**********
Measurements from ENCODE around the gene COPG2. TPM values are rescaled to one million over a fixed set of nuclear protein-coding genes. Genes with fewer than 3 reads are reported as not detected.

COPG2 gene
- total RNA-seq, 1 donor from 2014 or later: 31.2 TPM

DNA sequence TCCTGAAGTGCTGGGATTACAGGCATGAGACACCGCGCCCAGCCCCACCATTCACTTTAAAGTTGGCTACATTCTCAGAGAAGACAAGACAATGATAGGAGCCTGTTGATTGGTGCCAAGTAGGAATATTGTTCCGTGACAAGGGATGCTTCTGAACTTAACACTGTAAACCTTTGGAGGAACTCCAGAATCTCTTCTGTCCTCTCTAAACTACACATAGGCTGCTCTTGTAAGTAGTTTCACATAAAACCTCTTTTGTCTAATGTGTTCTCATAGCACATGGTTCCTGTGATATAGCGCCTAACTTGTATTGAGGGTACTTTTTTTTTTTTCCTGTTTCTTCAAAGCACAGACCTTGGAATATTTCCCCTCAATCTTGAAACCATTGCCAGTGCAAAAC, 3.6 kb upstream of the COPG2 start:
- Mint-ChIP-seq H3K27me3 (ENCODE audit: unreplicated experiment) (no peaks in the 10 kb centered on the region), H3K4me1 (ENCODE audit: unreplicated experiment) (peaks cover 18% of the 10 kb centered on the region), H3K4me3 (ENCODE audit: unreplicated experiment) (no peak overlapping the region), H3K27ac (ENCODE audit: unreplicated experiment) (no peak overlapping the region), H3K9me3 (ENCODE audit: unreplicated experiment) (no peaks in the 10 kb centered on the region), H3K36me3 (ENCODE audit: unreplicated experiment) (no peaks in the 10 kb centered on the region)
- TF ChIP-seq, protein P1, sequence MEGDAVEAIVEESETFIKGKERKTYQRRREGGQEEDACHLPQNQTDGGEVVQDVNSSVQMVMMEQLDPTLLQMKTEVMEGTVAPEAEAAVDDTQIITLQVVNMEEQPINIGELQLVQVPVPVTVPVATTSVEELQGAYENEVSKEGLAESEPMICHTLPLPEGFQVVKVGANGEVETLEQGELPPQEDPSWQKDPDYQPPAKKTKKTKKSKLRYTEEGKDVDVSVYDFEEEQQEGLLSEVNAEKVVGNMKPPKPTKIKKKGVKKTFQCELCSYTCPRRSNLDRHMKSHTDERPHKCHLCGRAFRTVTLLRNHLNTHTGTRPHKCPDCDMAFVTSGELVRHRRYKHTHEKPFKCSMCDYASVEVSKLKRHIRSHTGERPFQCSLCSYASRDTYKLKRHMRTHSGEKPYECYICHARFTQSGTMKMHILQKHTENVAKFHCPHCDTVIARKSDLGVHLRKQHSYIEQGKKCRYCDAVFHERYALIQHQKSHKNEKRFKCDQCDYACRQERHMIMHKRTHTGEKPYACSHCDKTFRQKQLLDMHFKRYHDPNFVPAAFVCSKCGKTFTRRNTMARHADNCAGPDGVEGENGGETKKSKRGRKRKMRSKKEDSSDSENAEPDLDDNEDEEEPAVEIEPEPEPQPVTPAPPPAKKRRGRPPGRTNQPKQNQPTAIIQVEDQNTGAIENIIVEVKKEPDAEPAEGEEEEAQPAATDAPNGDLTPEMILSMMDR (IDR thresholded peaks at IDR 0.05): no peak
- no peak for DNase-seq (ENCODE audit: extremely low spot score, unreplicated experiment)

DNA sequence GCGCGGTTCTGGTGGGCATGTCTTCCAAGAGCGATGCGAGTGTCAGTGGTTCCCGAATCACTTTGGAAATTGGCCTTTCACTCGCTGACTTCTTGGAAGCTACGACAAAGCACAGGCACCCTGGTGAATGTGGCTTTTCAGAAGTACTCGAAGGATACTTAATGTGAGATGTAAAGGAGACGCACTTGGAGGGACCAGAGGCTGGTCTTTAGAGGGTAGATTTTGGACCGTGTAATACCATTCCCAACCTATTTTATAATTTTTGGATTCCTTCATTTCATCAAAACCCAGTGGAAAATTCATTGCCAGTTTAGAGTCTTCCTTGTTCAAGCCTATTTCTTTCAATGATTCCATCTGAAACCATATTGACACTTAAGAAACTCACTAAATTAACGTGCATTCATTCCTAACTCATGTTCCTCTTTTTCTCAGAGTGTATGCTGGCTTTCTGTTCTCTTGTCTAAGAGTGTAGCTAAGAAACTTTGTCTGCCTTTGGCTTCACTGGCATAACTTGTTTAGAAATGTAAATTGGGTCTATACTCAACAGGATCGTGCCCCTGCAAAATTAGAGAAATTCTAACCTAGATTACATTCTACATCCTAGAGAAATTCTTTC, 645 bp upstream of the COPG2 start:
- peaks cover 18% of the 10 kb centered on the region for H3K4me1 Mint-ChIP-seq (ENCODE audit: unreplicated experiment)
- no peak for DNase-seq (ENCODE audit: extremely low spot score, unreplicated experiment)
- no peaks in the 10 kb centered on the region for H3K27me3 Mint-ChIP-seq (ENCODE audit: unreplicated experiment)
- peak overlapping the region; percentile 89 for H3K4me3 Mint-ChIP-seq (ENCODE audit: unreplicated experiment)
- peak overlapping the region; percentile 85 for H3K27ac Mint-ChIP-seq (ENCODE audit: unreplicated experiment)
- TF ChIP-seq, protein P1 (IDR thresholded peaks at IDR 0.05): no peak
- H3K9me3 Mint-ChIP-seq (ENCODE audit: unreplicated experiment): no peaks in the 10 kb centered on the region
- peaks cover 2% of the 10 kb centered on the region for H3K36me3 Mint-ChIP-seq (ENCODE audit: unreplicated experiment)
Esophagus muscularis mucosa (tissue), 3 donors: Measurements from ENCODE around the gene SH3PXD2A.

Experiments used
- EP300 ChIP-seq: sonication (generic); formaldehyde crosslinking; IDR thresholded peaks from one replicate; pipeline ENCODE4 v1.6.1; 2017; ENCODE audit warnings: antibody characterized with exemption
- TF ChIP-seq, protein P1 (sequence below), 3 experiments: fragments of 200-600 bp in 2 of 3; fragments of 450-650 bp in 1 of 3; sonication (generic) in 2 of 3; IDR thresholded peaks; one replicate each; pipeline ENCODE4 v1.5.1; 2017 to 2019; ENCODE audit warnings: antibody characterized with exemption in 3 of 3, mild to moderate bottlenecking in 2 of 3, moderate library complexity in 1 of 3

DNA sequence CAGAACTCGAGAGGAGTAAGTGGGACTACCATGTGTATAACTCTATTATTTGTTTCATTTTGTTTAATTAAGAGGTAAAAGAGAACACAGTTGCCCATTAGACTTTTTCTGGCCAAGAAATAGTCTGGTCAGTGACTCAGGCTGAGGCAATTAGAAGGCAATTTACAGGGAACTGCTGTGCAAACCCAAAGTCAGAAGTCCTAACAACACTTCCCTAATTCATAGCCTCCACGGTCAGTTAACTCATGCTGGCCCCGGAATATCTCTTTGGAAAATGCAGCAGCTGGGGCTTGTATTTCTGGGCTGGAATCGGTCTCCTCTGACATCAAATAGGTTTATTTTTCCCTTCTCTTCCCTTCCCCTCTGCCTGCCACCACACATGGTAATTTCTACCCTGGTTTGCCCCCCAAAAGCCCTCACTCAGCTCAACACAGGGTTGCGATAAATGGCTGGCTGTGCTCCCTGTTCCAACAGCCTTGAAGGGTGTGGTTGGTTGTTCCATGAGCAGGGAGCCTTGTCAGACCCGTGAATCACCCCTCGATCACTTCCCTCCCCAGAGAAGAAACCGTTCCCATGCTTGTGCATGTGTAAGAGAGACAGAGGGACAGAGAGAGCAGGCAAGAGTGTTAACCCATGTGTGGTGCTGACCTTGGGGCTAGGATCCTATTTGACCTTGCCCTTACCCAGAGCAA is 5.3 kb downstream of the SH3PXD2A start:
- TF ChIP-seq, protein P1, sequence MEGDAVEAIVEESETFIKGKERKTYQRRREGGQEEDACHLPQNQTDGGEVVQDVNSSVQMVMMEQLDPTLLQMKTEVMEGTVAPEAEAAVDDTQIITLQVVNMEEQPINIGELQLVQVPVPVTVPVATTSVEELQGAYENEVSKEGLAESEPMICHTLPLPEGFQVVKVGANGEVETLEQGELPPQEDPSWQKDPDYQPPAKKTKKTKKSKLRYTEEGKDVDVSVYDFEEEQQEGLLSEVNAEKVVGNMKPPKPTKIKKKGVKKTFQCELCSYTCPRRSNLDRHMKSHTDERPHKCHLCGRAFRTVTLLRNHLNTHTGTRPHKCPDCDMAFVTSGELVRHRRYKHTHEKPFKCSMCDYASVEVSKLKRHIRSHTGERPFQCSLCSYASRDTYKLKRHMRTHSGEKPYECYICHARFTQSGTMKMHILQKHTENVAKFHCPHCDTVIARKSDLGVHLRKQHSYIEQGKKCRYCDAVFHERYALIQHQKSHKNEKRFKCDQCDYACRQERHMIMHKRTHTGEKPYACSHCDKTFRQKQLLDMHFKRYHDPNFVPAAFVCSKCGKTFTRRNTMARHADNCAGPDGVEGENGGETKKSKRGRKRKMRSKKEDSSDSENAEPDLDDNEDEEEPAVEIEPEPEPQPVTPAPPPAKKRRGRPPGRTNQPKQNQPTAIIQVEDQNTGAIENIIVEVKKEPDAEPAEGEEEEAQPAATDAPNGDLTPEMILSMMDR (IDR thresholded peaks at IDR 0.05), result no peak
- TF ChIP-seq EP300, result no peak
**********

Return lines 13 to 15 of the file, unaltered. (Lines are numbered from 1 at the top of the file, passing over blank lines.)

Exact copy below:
- peak overlapping the region; percentile 85 for H3K27ac Mint-ChIP-seq (ENCODE audit: unreplicated experiment)
- TF ChIP-seq, protein P1 (IDR thresholded peaks at IDR 0.05): no peak
- H3K9me3 Mint-ChIP-seq (ENCODE audit: unreplicated experiment): no peaks in the 10 kb centered on the region